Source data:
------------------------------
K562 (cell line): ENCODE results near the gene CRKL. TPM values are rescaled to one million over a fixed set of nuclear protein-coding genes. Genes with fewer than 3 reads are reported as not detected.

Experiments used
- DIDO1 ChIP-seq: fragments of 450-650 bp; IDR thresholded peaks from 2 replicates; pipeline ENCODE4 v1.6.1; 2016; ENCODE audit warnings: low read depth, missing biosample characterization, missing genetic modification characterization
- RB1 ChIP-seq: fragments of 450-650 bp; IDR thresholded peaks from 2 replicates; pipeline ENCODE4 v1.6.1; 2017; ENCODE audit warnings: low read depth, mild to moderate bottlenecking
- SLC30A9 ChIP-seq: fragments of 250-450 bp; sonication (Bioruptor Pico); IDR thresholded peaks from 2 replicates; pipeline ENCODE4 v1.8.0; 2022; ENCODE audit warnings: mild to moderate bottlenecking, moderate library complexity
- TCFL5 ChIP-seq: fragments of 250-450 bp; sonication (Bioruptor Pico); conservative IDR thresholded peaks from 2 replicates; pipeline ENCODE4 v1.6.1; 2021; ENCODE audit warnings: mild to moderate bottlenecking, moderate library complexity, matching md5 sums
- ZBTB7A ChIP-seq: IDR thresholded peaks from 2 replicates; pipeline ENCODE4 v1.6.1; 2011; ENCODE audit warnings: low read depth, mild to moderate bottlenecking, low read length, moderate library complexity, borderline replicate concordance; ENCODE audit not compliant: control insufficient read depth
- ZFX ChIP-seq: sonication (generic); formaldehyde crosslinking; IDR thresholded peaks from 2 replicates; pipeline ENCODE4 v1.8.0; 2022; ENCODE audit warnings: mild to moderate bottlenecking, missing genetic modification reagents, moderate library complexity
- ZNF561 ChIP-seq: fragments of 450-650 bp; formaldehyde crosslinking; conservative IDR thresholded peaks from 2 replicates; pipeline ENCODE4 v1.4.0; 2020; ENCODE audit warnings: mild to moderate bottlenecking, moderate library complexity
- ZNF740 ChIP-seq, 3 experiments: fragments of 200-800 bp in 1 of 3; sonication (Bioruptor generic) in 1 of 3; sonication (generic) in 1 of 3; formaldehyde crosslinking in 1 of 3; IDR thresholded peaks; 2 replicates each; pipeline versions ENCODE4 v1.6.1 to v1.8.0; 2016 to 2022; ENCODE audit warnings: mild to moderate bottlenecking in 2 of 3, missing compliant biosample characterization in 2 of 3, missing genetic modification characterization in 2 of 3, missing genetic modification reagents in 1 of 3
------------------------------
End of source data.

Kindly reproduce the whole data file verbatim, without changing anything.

K562 (cell line): ENCODE results near the gene CRKL. TPM values are rescaled to one million over a fixed set of nuclear protein-coding genes. Genes with fewer than 3 reads are reported as not detected.

Experiments used
- DIDO1 ChIP-seq: fragments of 450-650 bp; IDR thresholded peaks from 2 replicates; pipeline ENCODE4 v1.6.1; 2016; ENCODE audit warnings: low read depth, missing biosample characterization, missing genetic modification characterization
- RB1 ChIP-seq: fragments of 450-650 bp; IDR thresholded peaks from 2 replicates; pipeline ENCODE4 v1.6.1; 2017; ENCODE audit warnings: low read depth, mild to moderate bottlenecking
- SLC30A9 ChIP-seq: fragments of 250-450 bp; sonication (Bioruptor Pico); IDR thresholded peaks from 2 replicates; pipeline ENCODE4 v1.8.0; 2022; ENCODE audit warnings: mild to moderate bottlenecking, moderate library complexity
- TCFL5 ChIP-seq: fragments of 250-450 bp; sonication (Bioruptor Pico); conservative IDR thresholded peaks from 2 replicates; pipeline ENCODE4 v1.6.1; 2021; ENCODE audit warnings: mild to moderate bottlenecking, moderate library complexity, matching md5 sums
- ZBTB7A ChIP-seq: IDR thresholded peaks from 2 replicates; pipeline ENCODE4 v1.6.1; 2011; ENCODE audit warnings: low read depth, mild to moderate bottlenecking, low read length, moderate library complexity, borderline replicate concordance; ENCODE audit not compliant: control insufficient read depth
- ZFX ChIP-seq: sonication (generic); formaldehyde crosslinking; IDR thresholded peaks from 2 replicates; pipeline ENCODE4 v1.8.0; 2022; ENCODE audit warnings: mild to moderate bottlenecking, missing genetic modification reagents, moderate library complexity
- ZNF561 ChIP-seq: fragments of 450-650 bp; formaldehyde crosslinking; conservative IDR thresholded peaks from 2 replicates; pipeline ENCODE4 v1.4.0; 2020; ENCODE audit warnings: mild to moderate bottlenecking, moderate library complexity
- ZNF740 ChIP-seq, 3 experiments: fragments of 200-800 bp in 1 of 3; sonication (Bioruptor generic) in 1 of 3; sonication (generic) in 1 of 3; formaldehyde crosslinking in 1 of 3; IDR thresholded peaks; 2 replicates each; pipeline versions ENCODE4 v1.6.1 to v1.8.0; 2016 to 2022; ENCODE audit warnings: mild to moderate bottlenecking in 2 of 3, missing compliant biosample characterization in 2 of 3, missing genetic modification characterization in 2 of 3, missing genetic modification reagents in 1 of 3